|Caliber Number||SW200, SW-200|
|Vibrations Per Hour||28,800 bph, 4Hz|
|Power Reserve||38 hours|
||1.50mm / .90mm / .25mm|
||401/1029 (tap 10)|
|Functions||Hours, minutes, central seconds, date (can be at 3, 6, 9, or 12)|
|Country of Manufacture||Switzerland|
||Too many to list (please add your watch to the comments below…)|
The Sellita caliber SW200 is the main competitor to ETA’s 2824 workhorse movement. Many reputable watch companies are using this movement as an alternative to the ETA mechanism due to it being more economical and readily available. ETA’s threat to limit sales of movements to brands outside of Swatch Group really helped the Sellita option gain in popularity.
Note: Many watch brands incorrectly list their watches as having a Sellita SW200 but in fact they are using the SW200-1. Check your watch to be sure, and check out the SW200-1 caliber listing linked at the bottom of this post.
Some of the topics covered in this caliber listing:
Is it SW200 or SW-200?
You may have seen this movement written as the SW-200 but according to Sellita, the correct way to spell this caliber number is SW200 without a hyphen. Please reference this page when you see folks spelling it incorrectly so that we can dispel confusion in the community.
4 Grades of SW200:
Just like the ETA caliber 2824-2, there are four grades of the SW200 movement:
- Standard – adjusted in two positions; accuracy of +/-12 sec/day up to +/- 30 sec/day
- Special (Elabore) – adjusted in three positions; accuracy of +/-7 sec/day up to +/- 20 sec/day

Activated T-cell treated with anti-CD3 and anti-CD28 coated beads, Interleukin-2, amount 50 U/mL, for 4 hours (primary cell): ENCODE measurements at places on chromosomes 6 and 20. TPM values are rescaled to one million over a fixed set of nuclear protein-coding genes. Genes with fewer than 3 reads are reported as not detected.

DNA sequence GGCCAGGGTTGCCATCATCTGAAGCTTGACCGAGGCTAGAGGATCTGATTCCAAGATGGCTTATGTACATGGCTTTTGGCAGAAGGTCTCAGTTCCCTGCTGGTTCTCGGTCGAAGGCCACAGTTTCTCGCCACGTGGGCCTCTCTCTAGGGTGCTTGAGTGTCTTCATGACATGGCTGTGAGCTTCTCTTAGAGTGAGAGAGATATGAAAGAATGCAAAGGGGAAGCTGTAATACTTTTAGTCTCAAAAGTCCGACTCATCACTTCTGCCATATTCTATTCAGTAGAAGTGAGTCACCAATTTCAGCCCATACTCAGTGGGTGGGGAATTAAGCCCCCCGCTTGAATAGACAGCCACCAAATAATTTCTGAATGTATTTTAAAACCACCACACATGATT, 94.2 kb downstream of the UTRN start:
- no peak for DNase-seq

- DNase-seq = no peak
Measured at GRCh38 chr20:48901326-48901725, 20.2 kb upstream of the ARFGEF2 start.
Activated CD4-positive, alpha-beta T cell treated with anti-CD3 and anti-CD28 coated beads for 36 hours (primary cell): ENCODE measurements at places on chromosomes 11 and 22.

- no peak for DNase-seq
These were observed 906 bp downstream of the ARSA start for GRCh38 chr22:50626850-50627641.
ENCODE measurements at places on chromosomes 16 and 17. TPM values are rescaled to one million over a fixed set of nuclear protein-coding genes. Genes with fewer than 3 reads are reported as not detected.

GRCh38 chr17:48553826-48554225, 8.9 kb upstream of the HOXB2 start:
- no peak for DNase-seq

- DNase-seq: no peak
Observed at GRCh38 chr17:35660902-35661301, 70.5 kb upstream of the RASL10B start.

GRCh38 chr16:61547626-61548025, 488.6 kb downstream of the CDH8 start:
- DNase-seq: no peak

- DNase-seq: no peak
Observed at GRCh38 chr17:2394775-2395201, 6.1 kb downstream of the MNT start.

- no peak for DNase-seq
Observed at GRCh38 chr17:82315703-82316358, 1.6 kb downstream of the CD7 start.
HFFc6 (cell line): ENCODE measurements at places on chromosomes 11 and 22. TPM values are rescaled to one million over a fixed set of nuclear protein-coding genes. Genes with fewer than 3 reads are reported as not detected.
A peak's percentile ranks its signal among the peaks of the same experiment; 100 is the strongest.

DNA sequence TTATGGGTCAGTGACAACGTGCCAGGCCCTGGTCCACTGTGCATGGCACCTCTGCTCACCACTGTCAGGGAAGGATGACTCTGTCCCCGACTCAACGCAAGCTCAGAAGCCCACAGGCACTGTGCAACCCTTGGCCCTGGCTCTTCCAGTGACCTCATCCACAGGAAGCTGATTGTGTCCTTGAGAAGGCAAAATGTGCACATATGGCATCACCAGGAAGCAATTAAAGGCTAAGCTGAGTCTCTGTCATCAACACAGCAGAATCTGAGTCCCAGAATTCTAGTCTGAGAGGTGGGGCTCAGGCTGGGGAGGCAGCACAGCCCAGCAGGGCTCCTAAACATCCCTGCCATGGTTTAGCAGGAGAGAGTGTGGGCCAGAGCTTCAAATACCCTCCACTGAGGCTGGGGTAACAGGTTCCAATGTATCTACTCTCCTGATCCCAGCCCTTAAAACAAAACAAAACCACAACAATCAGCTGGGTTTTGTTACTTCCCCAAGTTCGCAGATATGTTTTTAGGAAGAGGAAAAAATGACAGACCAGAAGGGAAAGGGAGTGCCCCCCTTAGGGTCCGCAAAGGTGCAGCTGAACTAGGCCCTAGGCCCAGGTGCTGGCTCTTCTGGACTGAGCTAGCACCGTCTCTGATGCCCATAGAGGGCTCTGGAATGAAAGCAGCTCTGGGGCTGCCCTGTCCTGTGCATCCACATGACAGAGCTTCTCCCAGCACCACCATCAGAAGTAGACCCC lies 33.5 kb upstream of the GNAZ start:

- Premium (Top) – adjusted in five positions; accuracy of +/-4 sec/day up to +/- 15 sec/day
- Chronometer – COSC criteria
You can learn more about how Sellita grades their movements here.
Differences between SW200 VS SW200-1:
You are looking at the caliber listing for the SW200, but there is a chance that your watch actually has the SW200-1. While extremely similar, they are technically not the same. The -1 is a evolution in the movement and the differences are noted in detail here.
Many brands are listing the incorrect movement in their specs and marketing. The confusion sometimes occurs because many movement manufacturers use -A (Seiko for example) or -1 for the first version of the movement. Sellita’s first iteration is simply SW200, second iteration -1 and so on.
Official Sellita documentation states that the crown should be in the time setting position before being extracted (pulled out 2 clicks). Use a 1mm screw-driver, avoid using tweezers or any other tool with a point because this could jam the setting lever and damage the setting lever spring.
Examples of the SW200:
Pictured is the SW200 in an Invicta Ocean Ghost Diver. There are many models with this movement, please comment below if your watch has it and tell the Caliber Corner community what you think of it.